This document will help you migrate your code to the latest suncalc version.
- Due to a very old bug, setting the
height()had almost no impact on the result, which is obviously wrong (on sunset, a plane in the sky is still illuminated while the sun has just gone at the viewer's position). This bug has been fixed. If you are using
height(), you will get correct results now. They may deviate by several minutes from the results of earlier versions.
- As it was an eternal source of confusion,
MoonTimenow default to
fullCycle(), so they always compute until all times have been found. To revert to the previous behavior, use the
oneDay()parameter. There is also a new
limit()parameter which limits the window to any end date.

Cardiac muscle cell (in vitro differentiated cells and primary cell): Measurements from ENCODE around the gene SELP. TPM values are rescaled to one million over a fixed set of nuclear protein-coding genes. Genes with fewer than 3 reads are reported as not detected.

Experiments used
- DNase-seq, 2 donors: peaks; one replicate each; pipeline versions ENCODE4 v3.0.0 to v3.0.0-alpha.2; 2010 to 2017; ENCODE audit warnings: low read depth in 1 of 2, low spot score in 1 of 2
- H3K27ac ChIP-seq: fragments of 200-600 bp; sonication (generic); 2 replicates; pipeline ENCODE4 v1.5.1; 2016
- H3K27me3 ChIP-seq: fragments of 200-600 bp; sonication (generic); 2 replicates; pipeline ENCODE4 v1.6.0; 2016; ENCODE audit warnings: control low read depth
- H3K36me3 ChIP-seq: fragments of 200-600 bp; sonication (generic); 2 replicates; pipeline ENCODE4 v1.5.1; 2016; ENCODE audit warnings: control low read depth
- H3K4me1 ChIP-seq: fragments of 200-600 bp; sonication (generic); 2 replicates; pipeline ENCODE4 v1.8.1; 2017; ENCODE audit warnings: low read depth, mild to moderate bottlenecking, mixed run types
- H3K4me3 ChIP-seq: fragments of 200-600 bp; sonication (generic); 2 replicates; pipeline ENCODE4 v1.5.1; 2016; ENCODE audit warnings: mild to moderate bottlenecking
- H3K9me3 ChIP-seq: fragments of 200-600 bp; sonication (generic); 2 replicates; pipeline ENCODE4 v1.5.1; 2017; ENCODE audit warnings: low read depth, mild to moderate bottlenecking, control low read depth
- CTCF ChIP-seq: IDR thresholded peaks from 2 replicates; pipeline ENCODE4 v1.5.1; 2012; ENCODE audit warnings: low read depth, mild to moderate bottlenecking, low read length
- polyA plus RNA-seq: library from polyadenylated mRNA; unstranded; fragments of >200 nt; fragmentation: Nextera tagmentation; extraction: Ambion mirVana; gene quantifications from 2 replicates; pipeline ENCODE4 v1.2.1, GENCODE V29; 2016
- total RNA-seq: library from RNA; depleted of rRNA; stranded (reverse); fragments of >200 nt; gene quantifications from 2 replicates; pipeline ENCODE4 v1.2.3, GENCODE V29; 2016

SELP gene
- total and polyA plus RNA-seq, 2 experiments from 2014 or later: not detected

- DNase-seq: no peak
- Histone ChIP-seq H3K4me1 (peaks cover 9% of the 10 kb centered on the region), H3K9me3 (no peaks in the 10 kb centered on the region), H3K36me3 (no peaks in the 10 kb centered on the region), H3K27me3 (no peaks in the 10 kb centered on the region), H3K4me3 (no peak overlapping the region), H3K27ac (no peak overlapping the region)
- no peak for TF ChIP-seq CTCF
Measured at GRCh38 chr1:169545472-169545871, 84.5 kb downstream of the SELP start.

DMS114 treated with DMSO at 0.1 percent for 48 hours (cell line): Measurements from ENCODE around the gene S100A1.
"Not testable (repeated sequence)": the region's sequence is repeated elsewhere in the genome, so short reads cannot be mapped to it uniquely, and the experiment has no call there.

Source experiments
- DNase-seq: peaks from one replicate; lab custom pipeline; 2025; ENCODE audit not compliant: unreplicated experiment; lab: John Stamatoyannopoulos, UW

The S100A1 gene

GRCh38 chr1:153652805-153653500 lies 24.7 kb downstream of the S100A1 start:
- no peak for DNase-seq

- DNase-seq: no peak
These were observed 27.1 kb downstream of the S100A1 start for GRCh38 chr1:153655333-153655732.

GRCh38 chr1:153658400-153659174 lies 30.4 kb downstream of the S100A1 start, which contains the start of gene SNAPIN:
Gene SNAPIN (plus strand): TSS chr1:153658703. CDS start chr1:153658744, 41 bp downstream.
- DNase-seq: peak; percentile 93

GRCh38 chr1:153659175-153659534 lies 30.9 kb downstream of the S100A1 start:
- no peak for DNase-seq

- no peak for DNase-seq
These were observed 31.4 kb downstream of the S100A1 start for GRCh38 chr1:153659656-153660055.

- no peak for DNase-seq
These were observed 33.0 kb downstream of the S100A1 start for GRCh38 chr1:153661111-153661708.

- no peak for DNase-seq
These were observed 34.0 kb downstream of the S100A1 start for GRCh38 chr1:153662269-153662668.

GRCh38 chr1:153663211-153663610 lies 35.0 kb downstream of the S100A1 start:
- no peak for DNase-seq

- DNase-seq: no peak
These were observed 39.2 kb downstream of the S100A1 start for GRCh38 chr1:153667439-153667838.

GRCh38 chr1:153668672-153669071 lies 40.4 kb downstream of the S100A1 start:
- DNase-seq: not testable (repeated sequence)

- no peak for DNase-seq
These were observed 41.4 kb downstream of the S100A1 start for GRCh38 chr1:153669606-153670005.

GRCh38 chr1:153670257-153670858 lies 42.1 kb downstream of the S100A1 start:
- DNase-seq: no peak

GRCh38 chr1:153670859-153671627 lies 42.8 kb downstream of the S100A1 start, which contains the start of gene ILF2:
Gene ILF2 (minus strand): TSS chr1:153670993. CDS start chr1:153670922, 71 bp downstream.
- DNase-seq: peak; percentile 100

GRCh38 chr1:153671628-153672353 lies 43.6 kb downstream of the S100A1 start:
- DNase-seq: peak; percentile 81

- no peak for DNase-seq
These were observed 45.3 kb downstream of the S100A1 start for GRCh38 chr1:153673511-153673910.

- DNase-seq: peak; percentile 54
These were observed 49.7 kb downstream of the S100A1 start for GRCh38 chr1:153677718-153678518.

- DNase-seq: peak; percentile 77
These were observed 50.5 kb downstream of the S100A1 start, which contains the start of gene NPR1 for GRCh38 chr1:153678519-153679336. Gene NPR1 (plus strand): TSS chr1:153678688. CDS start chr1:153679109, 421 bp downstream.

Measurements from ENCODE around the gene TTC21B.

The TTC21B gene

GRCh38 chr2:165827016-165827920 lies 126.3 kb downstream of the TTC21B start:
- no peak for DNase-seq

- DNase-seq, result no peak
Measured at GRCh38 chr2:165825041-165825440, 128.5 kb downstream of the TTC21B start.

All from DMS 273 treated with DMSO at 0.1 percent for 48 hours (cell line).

getNadir()now also use the given time window instead of the next 24 hours. Use
oneDay()to revert to the previous behavior.
- suncalc now requires at least Java 8 or Android 8.0 "Oreo" (API level 26). You can still use suncalc v2 for Java 7 or Android API level 19 compatibility. The v2 branch is not discontinued and will still receive bugfixes.
- The outdated
Calendarclasses have been replaced by the Java Date/Time API. All results are now returned as
ZonedDateTimeinstances, and now also carry the timezone that was used for calculation. It is now much easier to use the result.
- Result rounding has been removed from this library, as it can easily be done by
ZoneDateTime.truncateTo(). Note that even though the results now contain milliseconds, the precision is still only up to about a minute.
- The JSR305 null-safe annotations have been replaced by SpotBugs annotations. This should have no impact on your code, as the method signatures themselves are unchanged. However, the compiler could now complain about some
nulldereferences that have been undetected before. Reason is that JSR305 uses the
javax.annotationspackage, which leads to split packages in a Java 9 modular environment.